I get most of my medical information these days from The Wall Street Journal. A lot of interesting and relevant sort of stuff. Tuesday, November 17, 2009, Personal Journal had 2 “opposite end of the spectrum” entries. The first, “When Mr. Clean Meets Ms. Messy” is a laugh, sobering though it is, about the nature of relationships, and the passive-aggressive stances some people get into when centered around clutter and cleanliness. Talk about being unable to change a person! Not to mention the feeling of helplessness about a partner that is mis-matched on the other end of the messiness spectrum. Although it may give additional work to my colleagues, it seems more to be a ticking time bomb. It is hard to imagine living like that.

The other, “A Key to Unlocking Memories” is more scientific in nature about the effects of music on memory. Listening to oldies, sing-alongs with old standards that everyone seems to know often, can help a person’s memory, even Alzheimer’s patients that have trouble remembering their spouses. Think back to the craze of Mozart music before taking tests, and you may remember (if you recently listened to music) that IQ scores are raised as well test performances. The Institute for Music and Neurologic Function is trying to get playlists for Alzheimer’s patients identified so relatives can download them onto ipods and play them for “therapy”. Music also has a tremendous effect on mood and has been claimed to “soothe the savage beast”. Take my job away? I dunno. We all can point to certain songs that evoke powerful memories or strong feelings. It’s something to think about—this complicated and engmatic brain of ours. No wonder so many people sing in the shower, or in the car!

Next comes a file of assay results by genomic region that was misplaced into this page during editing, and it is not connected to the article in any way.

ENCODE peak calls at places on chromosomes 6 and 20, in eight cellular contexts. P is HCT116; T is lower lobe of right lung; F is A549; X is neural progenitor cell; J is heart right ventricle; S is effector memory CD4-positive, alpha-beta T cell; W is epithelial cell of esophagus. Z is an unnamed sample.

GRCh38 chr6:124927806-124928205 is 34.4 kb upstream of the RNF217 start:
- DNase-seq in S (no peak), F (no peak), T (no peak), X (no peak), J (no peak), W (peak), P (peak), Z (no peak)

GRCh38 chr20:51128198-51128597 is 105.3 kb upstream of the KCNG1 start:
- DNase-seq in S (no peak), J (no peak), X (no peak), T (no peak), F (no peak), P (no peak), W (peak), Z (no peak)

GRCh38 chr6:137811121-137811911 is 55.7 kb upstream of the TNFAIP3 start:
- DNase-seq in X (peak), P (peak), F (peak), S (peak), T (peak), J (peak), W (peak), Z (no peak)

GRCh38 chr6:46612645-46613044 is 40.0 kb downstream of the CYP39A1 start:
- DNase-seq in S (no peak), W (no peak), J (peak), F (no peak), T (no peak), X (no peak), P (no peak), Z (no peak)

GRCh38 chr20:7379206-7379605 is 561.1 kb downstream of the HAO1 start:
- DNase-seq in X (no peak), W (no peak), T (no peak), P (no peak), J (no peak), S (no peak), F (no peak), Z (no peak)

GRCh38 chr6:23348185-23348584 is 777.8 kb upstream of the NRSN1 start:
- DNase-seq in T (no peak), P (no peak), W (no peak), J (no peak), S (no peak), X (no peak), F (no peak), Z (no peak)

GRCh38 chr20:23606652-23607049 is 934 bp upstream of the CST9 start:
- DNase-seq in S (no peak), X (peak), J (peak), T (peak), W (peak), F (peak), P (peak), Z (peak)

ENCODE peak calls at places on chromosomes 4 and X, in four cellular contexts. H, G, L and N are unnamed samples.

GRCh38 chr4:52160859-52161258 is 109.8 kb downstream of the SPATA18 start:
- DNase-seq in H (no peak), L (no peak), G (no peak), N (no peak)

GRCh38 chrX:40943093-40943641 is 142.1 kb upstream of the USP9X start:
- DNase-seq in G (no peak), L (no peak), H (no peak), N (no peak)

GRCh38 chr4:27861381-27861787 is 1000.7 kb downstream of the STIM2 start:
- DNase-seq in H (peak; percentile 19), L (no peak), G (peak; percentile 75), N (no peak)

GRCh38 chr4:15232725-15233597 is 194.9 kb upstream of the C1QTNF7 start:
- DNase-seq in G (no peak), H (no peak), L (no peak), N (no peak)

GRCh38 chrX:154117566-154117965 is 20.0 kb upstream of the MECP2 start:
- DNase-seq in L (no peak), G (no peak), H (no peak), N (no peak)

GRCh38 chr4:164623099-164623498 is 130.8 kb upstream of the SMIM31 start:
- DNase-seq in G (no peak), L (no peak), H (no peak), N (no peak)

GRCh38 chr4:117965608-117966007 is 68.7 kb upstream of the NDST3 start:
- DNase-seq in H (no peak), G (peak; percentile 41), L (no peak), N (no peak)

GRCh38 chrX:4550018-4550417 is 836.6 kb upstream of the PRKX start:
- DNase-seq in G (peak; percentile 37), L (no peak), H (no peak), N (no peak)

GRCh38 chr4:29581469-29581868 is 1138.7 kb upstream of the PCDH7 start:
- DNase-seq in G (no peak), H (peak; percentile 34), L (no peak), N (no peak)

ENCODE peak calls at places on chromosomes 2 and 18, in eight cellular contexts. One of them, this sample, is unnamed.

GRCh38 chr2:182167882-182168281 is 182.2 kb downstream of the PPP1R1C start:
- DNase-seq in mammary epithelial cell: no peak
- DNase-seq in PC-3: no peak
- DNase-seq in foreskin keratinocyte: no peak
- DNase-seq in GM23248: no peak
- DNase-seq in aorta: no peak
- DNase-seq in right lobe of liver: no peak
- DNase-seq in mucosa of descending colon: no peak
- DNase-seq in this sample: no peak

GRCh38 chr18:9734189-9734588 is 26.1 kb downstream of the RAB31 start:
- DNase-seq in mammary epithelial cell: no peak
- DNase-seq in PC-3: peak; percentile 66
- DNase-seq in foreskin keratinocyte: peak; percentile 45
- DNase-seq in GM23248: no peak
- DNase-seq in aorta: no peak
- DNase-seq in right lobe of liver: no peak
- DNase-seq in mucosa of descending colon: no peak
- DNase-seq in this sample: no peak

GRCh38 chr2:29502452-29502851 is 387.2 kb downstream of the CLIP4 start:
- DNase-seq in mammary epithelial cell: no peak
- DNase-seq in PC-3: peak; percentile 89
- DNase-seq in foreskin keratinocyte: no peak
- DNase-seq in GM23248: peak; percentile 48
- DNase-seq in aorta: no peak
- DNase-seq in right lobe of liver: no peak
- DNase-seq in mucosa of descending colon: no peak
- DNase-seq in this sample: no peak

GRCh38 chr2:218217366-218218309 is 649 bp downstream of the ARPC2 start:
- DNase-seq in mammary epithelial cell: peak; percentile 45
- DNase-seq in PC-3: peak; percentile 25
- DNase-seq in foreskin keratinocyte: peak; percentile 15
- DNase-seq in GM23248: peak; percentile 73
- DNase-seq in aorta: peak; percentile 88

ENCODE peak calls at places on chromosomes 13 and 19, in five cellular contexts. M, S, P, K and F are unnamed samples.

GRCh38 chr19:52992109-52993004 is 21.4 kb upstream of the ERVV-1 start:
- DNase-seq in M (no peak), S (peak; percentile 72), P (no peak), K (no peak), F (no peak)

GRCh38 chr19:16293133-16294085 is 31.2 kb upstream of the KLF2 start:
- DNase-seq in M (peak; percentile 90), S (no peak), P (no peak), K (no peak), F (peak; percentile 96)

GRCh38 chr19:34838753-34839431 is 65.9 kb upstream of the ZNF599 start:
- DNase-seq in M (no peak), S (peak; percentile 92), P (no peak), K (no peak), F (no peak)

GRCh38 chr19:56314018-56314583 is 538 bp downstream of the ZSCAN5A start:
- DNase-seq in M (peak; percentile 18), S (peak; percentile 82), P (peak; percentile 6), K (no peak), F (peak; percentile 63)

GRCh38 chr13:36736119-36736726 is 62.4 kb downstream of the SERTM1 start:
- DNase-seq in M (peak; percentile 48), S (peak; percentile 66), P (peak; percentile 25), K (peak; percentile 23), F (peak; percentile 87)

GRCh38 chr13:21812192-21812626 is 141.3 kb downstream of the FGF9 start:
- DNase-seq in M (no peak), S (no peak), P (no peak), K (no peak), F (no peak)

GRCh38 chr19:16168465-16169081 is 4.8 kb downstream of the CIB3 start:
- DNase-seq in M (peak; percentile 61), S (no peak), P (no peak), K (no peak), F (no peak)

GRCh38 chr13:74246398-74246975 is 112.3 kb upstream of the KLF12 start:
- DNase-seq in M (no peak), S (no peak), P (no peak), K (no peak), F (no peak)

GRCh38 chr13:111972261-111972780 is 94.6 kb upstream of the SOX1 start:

So, either a family member or a doctor (or perhaps even yourself) has indicated you should see a psychiatrist to get psychotherapy or an evaluation for medication. It seems like a fate worse than death, or the last stop on a slow train bound to nowhere. Actually, it is neither, but what should you expect?

A psychiatric consultation is a primarily a conversation between you and the psychiatrist to figure out what might be wrong and to come up with a “treatment plan” to correct the problem. Since establishing the correct diagnosis will lead to the proper treatment, the conversation begins with what is presently wrong — Why do you come to the psychiatrist’s office today when you could be anywhere else on the earth? And, what complaints do you have?